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Misclassification of Employees as Independent Contractors

November 2007

Major Findings:

  • Using independent contractors instead of employees can significantly reduce an organization’s labor costs. However, when employers misclassify employees as independent contractors, the misclassified workers are denied benefits and protections that should be available to them.
  • An estimated 14 percent of Minnesota employers subject to unemployment insurance taxes—or 1 in 7—misclassified at least one worker in 2005. This estimate is conservative because it excludes employers that fail to register with the unemployment system.
  • The departments of Employment and Economic Development (DEED), Labor and Industry (DLI), and Revenue (DOR) administer and enforce laws that require them to determine whether workers have been properly classified.
  • These agencies’ efforts to detect and deter misclassification range from very limited to modest, and they are not well coordinated.
  • Because of limits in state law, employers are normally not penalized specifically for misclassifying workers; rather, they may be penalized for related failures to obtain workers’ compensation insurance or withhold income taxes from employees’ wages.

Misclassification of employees as independent contractors is a problem in Minnesota, and state government needs to establish a coordinated response.

  • To the extent possible, DEED, DLI, and DOR should work with the Legislature to standardize the criteria in state law and rule that determine worker status.
  • DEED, DLI, and DOR should better coordinate their audit and investigation activities related to worker classification.
  • DEED, DLI, and DOR should establish procedures to routinely share information about identified instances of misclassification and work with the Legislature to resolve any statutory barriers to doing so.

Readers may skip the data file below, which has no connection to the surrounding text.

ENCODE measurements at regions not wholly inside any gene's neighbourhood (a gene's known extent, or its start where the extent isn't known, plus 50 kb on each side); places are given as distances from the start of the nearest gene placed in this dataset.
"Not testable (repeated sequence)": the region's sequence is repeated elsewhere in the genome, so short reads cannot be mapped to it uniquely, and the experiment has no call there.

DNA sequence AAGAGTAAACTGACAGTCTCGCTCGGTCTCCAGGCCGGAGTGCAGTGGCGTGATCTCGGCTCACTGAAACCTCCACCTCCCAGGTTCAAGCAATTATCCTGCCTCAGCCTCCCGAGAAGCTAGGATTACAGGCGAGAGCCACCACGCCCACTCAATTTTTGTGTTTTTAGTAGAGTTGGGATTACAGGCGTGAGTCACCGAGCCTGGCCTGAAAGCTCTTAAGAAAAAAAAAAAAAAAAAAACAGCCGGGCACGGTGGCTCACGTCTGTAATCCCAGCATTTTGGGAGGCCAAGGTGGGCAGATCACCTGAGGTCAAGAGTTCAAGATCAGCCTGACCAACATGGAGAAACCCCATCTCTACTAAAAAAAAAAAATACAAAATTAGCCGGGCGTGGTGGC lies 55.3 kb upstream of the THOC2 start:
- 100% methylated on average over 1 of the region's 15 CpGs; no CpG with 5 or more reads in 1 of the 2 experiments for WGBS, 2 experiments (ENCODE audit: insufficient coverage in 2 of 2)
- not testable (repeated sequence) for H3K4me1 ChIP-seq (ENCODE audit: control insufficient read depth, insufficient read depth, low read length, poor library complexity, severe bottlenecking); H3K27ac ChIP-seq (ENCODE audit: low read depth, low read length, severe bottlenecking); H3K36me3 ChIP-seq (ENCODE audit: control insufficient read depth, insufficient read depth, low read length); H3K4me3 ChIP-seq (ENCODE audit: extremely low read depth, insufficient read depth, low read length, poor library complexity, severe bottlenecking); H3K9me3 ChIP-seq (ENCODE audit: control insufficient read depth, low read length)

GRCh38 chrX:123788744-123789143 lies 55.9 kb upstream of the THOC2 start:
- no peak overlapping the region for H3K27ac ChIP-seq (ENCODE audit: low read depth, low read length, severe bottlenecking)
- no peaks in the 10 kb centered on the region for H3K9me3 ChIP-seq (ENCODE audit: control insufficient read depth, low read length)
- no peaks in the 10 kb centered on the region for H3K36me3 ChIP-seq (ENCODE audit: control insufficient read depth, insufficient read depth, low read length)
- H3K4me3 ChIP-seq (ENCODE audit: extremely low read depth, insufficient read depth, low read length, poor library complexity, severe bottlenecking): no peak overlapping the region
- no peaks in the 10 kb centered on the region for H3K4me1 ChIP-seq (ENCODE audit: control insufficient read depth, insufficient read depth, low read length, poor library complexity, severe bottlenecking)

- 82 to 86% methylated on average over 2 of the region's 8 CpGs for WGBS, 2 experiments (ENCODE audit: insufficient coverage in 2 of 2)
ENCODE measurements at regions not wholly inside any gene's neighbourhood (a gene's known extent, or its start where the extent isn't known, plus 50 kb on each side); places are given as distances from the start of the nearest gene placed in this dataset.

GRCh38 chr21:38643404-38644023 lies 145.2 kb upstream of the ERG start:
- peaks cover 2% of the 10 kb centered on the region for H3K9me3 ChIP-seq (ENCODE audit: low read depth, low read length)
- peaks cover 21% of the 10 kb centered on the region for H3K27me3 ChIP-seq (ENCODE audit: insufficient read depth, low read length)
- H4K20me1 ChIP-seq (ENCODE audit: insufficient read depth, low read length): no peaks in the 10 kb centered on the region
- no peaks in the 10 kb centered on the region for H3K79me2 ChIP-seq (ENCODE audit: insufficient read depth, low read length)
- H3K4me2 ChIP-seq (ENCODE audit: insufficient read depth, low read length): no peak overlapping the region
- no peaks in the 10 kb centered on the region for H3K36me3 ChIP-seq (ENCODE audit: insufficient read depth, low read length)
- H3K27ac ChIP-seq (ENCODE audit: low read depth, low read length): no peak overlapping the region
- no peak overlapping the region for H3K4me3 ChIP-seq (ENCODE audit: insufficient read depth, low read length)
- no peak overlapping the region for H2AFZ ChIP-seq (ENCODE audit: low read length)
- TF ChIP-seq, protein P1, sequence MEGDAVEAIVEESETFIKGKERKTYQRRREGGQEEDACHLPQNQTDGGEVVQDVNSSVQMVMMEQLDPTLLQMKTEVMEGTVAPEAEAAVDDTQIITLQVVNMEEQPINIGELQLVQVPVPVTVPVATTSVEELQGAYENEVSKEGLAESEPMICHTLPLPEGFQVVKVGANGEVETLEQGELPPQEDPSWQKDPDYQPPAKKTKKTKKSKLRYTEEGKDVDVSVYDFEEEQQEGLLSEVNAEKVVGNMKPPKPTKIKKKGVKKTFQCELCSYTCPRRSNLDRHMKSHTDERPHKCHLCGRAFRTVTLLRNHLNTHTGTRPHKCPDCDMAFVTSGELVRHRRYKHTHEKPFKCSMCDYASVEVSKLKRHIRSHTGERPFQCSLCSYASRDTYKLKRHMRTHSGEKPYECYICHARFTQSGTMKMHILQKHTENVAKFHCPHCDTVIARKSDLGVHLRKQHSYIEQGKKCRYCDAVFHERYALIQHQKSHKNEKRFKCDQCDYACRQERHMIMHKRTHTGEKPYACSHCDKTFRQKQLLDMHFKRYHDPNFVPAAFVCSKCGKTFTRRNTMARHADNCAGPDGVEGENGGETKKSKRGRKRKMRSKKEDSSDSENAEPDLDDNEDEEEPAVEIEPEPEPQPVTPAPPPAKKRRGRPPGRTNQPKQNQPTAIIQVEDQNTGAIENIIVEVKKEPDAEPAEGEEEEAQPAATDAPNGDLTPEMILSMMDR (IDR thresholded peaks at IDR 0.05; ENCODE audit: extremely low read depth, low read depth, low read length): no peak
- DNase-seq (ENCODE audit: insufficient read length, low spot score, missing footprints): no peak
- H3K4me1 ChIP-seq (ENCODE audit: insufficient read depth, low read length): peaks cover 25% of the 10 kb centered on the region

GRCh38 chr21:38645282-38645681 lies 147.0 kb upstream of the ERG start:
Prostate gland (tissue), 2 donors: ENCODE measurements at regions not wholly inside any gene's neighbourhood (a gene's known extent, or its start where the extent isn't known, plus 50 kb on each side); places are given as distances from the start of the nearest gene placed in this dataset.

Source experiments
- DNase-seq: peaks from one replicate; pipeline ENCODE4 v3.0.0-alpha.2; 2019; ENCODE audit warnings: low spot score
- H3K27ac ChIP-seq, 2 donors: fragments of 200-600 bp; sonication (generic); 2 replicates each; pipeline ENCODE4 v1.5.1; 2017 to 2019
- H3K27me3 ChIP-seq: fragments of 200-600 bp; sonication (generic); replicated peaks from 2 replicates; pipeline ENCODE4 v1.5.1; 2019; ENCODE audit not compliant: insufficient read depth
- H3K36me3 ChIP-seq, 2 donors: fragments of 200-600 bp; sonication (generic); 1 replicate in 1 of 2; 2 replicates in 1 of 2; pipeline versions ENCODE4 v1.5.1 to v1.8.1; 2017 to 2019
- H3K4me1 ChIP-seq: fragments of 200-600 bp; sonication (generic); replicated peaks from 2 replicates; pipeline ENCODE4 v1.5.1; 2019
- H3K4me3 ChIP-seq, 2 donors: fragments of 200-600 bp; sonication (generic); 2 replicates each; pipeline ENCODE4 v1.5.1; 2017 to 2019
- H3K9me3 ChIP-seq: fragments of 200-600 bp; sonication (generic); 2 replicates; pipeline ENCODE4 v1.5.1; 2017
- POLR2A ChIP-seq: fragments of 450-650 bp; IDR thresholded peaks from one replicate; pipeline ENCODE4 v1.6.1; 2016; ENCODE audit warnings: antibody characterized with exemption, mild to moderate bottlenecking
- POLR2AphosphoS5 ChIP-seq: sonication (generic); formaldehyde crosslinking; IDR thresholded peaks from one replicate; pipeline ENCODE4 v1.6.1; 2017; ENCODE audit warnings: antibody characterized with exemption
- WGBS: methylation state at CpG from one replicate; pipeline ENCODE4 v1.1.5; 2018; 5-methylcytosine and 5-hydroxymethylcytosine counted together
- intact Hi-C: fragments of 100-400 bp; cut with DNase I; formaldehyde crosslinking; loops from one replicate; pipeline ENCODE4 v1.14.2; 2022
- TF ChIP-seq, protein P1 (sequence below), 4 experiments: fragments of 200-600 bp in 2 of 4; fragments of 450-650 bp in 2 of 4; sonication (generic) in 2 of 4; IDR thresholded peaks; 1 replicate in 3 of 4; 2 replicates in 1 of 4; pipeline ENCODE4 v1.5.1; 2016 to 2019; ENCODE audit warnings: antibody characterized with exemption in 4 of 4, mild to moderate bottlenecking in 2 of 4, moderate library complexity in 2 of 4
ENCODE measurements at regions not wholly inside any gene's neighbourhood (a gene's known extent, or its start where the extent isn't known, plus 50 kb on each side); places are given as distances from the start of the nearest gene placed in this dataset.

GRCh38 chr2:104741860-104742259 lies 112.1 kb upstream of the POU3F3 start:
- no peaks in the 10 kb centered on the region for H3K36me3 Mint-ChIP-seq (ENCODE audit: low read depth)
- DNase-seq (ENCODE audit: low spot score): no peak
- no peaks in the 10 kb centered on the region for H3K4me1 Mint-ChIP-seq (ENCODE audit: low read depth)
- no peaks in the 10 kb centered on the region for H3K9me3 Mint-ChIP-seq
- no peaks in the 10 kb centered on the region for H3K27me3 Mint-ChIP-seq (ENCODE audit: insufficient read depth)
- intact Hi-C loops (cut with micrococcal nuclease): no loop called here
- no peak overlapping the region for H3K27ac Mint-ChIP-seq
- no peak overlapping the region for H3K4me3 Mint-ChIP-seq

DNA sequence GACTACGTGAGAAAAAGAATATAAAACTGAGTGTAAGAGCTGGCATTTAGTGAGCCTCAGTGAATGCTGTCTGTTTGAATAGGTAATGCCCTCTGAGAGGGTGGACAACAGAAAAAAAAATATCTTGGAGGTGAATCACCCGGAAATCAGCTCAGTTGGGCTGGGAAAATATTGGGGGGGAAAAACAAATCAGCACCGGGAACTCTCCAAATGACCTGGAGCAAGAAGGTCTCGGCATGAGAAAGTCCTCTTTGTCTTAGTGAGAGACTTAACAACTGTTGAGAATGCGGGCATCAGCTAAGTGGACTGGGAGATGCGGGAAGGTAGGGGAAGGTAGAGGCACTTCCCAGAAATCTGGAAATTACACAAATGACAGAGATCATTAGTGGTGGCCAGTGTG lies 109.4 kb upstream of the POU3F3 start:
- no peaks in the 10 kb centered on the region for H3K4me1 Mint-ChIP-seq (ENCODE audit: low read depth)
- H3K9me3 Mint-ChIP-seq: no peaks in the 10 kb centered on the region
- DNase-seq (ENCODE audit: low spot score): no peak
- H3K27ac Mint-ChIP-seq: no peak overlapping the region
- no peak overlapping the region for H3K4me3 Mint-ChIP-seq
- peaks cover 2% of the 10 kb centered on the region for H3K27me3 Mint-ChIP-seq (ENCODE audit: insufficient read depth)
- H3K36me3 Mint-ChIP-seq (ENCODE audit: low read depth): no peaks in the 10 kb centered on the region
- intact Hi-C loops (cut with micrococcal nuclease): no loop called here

• The Legislature should modify state law to authorize a penalty for repeated misclassification by an employer.

Report Summary

To comply with various state laws, organizations and individuals must determine whether the workers they hire should be classified as employees. This classification has important implications. For example, employees are covered by the unemployment insurance program, and their employers must carry workers’ compensation insurance, pay employment-related taxes, and withhold income taxes from wages. If a worker is an independent contractor, the organization avoids many of these obligations.

Our estimate—that 1 in 7 employers misclassified at least one employee in 2005—is likely conservative.

Three state agencies in Minnesota administer and enforce state laws that require them to determine whether workers are properly classified. The Department of Employment and Economic Development (DEED) enforces worker classification requirements as part of its authority to administer the unemployment insurance program, and the Department of Labor and Industry (DLI) does so for the workers’ compensation program and as administrator of various workplace protection laws. The Department of Revenue (DOR) is involved in worker classification as it pertains to tax law compliance.

We estimated the extent to which employers misclassify workers in Minnesota. We also evaluated the state’s approach to enforcing proper classification. Our evaluation focused on misclassification of employees as independent contractors.

The criteria for determining a worker’s classification are open to interpretation.

A worker’s classification is determined by the nature of the work performed in a specific situation. In general, classification rests on interpreting the degree of control an organization has over a worker. If a worker must follow the organization’s instructions on when, where, and how to do the work, he or she is more likely to be an employee. In contrast, independent contractors retain control over how the tasks are accomplished. Neither an organization nor a worker can simply choose which classification to use.